THE Welsh Government should not undermine the Royal Welsh Show by changing school term times, according to a Carmarthenshire MP.

The Welsh Government is considering changing the school term times with a plan to extend the October half-term break from one week to two weeks and shorten the summer holidays from six weeks to five weeks.

There would also be flexibility to de-couple the spring half-term break from the Easter public holiday. If this goes ahead and the Easter public holidays fall outside of the spring holiday dates, the schools would still be closed on those holidays such as Good Friday and Easter Monday. The Welsh Government says that the Easter and Holy Week periods would roughly fall outside the spring holiday for two years in every 10-year period.

There is also a consideration for being flexible to extend the May half-term break and/or move the break away from the public holiday with an associated shortening of the summer holiday by a week and for moving GCSE results day to the same week as the AS/A-level results day.

The Welsh Government has said that these changes could have benefits including freeing up more weeks within the break to offset a shortened summer break if the GCSE and AS/A-level results days were in the same week, with any changes the Welsh Government decides to implement planned for the 2025 to 2026 school year.

However, Jonathan Edwards, the Carmarthenshire MP, is urging the Welsh Government to think very carefully as the changes would mean that the Royal Welsh Show – which sees thousands of children attend each year with their families – would be on during school time rather than during the school holidays, with a predicted loss of £1m in revenue for the show.

Mr Edwards was made aware of the concerns by Aled Jones, the chief executive of the Royal Welsh Show and has written to Jeremy Miles – the education and Welsh language minister who is currently in the running to be the new First Minister – to urge him to consider the show and its impact as part of the consultation process.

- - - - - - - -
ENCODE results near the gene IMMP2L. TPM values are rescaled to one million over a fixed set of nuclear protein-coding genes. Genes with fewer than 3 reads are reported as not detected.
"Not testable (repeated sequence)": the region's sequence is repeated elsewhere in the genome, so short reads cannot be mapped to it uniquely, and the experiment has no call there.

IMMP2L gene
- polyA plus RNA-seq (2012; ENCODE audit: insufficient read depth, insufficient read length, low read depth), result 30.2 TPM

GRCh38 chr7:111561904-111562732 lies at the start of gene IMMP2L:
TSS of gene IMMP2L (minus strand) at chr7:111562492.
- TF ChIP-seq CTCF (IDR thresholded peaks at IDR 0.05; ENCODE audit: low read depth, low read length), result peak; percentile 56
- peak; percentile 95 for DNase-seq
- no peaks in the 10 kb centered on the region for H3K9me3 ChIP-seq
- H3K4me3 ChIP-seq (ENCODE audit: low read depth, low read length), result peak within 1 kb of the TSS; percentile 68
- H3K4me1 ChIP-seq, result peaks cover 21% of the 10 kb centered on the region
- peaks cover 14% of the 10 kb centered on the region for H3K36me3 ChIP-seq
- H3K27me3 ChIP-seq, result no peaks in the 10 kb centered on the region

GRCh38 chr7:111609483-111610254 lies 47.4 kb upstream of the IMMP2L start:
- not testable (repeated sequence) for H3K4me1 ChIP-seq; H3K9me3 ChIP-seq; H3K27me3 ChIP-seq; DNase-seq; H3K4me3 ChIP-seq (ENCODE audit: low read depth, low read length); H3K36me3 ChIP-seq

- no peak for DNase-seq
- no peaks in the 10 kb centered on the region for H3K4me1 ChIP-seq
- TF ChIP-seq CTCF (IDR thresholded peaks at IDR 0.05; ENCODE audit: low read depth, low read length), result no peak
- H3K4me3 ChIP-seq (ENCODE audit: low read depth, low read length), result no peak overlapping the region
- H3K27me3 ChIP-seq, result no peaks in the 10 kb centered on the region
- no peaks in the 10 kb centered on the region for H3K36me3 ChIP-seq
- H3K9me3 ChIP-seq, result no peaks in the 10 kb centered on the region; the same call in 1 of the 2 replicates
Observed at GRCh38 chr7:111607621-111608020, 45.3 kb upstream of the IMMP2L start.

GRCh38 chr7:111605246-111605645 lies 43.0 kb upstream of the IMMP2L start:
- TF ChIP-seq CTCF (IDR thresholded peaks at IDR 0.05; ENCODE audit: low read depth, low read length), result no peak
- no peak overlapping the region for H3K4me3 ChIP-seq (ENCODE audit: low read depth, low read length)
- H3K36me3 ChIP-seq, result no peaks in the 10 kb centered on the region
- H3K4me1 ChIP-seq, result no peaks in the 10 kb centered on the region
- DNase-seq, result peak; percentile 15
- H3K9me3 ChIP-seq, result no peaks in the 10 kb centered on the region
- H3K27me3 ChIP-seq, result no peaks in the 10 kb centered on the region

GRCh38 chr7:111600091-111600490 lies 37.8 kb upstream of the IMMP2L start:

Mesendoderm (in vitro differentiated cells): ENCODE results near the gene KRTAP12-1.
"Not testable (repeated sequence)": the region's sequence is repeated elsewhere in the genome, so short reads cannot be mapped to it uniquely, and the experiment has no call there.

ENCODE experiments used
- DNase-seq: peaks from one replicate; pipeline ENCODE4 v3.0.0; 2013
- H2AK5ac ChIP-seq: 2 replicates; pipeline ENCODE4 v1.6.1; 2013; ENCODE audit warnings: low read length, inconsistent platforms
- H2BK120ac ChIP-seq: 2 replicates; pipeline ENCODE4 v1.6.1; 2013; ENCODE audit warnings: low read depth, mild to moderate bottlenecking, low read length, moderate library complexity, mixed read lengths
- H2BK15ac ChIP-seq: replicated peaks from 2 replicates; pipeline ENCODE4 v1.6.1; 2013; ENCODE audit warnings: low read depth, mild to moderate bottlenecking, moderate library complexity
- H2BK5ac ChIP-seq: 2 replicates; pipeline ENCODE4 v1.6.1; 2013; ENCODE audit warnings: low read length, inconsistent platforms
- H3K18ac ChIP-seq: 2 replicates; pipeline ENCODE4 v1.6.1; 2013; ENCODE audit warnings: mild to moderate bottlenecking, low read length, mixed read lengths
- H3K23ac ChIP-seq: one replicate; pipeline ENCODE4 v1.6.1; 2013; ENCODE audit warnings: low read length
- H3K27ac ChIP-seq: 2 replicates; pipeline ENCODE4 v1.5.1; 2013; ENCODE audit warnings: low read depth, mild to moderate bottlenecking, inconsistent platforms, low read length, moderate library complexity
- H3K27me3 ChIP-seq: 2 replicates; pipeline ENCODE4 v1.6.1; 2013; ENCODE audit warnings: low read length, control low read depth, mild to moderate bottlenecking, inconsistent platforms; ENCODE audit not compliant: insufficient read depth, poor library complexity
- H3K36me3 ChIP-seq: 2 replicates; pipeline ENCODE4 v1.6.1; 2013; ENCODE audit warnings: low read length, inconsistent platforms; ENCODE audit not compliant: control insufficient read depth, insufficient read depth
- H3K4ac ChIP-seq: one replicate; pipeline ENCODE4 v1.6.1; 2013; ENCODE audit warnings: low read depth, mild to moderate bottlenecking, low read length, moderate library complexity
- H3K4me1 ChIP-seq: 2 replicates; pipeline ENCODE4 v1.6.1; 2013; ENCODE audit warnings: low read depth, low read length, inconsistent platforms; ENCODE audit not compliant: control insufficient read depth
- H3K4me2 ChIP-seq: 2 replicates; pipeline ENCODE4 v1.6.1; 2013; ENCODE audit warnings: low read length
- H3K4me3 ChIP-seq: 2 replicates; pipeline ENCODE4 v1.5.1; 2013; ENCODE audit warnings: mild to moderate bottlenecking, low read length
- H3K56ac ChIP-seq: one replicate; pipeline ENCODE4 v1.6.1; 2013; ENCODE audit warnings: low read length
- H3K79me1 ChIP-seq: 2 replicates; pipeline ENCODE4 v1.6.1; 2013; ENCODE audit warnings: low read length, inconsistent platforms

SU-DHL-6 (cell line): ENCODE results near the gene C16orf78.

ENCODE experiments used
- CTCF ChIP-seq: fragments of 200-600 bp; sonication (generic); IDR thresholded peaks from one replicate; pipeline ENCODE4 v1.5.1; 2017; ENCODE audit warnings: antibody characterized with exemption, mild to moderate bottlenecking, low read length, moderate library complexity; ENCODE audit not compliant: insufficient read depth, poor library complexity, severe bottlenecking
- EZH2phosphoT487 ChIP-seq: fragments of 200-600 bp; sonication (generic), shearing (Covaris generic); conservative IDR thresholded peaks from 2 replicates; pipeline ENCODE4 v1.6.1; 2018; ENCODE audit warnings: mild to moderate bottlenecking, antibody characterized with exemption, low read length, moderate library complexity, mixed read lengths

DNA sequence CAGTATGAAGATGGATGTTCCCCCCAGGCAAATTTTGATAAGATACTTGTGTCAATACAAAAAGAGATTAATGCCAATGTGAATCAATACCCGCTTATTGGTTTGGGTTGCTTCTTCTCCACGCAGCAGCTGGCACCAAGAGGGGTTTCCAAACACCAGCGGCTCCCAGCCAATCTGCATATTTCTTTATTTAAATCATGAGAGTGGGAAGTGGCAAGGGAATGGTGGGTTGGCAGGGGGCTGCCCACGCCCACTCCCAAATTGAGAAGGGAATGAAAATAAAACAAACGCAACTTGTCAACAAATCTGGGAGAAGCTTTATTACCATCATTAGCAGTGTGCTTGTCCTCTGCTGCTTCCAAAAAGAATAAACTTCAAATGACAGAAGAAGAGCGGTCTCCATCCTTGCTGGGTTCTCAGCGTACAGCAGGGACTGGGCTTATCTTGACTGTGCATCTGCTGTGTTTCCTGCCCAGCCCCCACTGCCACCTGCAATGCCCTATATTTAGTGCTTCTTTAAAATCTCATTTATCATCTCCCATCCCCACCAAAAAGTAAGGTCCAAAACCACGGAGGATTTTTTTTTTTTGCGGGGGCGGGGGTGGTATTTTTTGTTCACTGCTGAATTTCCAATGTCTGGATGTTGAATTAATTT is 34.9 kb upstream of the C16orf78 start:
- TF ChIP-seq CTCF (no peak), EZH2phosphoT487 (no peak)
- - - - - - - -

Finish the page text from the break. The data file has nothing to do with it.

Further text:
Mr Edwards said: “I was grateful to the chief executive of the Royal Welsh Show, Mr Aled Jones, for bringing these concerns to my attention. The show is one of Wales’ premier national events and is a unique week for us as a nation to celebrate our agricultural heritage and acknowledge the contribution of rural Wales.

“The reality unfortunately is that these major events operate on fine financial margins. The Royal Welsh Show in Stoneleigh hasn’t been held since 2009 as a result of financial sustainability. Despite being one of the largest shows in Europe, our national event faces a potential loss of £1m in revenue if held during school term.

“The show plays a key role in attracting thousands of visitors to mid Wales and is a huge boost to the local economy.

“Whilst I understand the main consideration will be what’s best for pupils and teachers, it is imperative the Welsh Government and members of the Senedd do not undermine events like the Royal Welsh and National Eisteddfod.

“Senedd Members should therefore tread very carefully. The last thing Wales needs is another tin eared policy such as 20mph. Policy needs to be introduced on the basis of consensus building and not intransigence.

“I am sure that the Labour party along with the leadership of the junior coalition party, Plaid Cymru, will be anxious not to be perceived as turning their backs on rural Wales.”

There is a consultation on the school term changes which can be found at,changes%20in%202025%20to%202026.